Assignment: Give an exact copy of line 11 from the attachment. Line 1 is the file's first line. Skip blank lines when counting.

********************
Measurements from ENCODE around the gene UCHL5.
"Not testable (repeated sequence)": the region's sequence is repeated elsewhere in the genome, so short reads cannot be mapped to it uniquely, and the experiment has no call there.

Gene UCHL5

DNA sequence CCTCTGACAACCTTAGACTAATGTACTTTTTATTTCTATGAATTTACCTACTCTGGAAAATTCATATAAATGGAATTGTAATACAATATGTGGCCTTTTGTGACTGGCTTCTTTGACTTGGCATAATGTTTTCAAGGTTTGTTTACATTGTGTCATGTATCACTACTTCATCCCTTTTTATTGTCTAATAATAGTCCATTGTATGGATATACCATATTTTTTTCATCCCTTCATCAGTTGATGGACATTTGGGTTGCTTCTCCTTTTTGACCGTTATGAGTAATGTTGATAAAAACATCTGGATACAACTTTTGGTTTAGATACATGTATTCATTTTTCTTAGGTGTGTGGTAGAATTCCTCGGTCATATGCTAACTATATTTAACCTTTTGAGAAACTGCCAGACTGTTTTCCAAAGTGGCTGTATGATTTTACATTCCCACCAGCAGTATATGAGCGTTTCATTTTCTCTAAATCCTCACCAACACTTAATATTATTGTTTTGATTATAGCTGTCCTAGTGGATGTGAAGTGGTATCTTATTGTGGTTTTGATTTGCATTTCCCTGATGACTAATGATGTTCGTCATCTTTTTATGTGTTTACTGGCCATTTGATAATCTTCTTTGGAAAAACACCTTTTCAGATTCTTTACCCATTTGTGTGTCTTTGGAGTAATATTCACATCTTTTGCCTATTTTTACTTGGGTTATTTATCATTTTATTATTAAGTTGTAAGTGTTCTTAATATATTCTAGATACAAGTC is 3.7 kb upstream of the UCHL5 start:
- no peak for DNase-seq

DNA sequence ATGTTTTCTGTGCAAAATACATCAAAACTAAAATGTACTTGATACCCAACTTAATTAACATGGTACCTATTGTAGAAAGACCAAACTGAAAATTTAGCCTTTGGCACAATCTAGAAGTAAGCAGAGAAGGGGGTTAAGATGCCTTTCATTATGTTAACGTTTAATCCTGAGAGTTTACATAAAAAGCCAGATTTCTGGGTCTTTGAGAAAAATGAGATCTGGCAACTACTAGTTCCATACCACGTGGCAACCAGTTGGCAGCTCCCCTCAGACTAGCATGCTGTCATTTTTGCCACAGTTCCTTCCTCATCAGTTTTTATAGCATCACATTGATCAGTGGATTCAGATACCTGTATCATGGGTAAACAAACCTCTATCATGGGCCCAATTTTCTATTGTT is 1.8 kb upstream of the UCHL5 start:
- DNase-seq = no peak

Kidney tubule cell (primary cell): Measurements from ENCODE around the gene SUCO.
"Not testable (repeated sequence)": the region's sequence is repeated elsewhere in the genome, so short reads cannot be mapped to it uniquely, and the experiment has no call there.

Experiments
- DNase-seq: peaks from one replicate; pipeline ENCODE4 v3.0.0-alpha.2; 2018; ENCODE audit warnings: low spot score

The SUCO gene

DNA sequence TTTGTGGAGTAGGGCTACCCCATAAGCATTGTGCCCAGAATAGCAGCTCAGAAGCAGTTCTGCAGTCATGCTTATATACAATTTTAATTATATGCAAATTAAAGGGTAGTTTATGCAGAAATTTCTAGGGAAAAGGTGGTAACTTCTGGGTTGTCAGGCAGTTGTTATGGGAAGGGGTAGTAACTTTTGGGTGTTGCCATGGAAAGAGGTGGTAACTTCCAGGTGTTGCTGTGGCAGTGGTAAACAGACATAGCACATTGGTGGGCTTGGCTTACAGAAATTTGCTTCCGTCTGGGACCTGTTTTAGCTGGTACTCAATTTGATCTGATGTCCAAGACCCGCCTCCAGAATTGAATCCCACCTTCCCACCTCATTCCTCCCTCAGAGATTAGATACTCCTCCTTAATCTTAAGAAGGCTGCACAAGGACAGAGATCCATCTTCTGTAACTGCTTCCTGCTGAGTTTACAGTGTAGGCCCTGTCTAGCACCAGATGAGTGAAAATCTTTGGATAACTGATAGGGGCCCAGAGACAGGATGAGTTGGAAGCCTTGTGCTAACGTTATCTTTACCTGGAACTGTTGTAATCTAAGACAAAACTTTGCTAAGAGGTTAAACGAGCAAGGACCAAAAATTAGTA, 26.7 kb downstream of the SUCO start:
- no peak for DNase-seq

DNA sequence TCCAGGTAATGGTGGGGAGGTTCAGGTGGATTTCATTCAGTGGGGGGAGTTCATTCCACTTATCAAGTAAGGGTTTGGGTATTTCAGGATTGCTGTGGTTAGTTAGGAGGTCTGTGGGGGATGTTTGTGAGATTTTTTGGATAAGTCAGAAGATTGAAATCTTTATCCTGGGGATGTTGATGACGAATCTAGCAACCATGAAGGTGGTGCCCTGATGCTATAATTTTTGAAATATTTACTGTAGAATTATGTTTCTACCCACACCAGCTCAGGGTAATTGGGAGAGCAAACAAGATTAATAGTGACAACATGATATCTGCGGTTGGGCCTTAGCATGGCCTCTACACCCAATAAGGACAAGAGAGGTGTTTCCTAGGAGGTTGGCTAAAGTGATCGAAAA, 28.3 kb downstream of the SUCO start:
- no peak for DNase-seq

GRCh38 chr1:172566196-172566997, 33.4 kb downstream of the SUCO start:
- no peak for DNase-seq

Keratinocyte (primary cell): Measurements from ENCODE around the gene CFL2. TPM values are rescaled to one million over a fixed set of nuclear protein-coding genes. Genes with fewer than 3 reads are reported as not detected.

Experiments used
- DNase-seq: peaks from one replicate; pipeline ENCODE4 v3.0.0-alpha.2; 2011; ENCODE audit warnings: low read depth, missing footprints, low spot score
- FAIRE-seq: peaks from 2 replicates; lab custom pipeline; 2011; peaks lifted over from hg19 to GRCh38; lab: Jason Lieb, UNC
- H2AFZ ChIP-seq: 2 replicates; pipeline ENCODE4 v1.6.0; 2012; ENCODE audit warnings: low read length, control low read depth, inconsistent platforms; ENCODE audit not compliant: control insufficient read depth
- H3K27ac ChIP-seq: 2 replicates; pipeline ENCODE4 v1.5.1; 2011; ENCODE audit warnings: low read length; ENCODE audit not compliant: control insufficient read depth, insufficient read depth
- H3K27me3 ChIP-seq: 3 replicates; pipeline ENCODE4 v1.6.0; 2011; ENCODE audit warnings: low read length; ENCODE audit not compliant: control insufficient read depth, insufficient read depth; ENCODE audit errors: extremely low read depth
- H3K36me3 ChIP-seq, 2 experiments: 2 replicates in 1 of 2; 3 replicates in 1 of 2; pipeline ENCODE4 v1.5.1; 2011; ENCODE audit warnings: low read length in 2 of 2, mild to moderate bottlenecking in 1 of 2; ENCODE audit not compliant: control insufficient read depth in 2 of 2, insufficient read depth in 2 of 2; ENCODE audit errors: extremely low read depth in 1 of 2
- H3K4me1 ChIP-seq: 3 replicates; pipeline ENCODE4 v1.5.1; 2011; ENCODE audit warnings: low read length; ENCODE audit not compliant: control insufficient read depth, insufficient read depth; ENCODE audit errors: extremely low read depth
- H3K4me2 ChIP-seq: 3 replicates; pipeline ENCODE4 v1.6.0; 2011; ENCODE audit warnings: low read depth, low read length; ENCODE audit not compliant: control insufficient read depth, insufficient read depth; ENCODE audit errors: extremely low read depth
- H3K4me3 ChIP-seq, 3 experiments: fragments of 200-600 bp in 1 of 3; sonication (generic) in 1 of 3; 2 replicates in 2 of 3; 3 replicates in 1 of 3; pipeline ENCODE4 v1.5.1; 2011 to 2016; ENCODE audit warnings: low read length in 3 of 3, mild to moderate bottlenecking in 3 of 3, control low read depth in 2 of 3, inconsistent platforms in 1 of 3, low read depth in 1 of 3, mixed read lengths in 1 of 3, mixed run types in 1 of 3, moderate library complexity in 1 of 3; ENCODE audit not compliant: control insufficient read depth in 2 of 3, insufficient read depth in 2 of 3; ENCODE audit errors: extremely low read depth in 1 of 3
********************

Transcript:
- DNase-seq: peaks from one replicate; pipeline ENCODE4 v3.0.0-alpha.2; 2018; ENCODE audit warnings: low spot score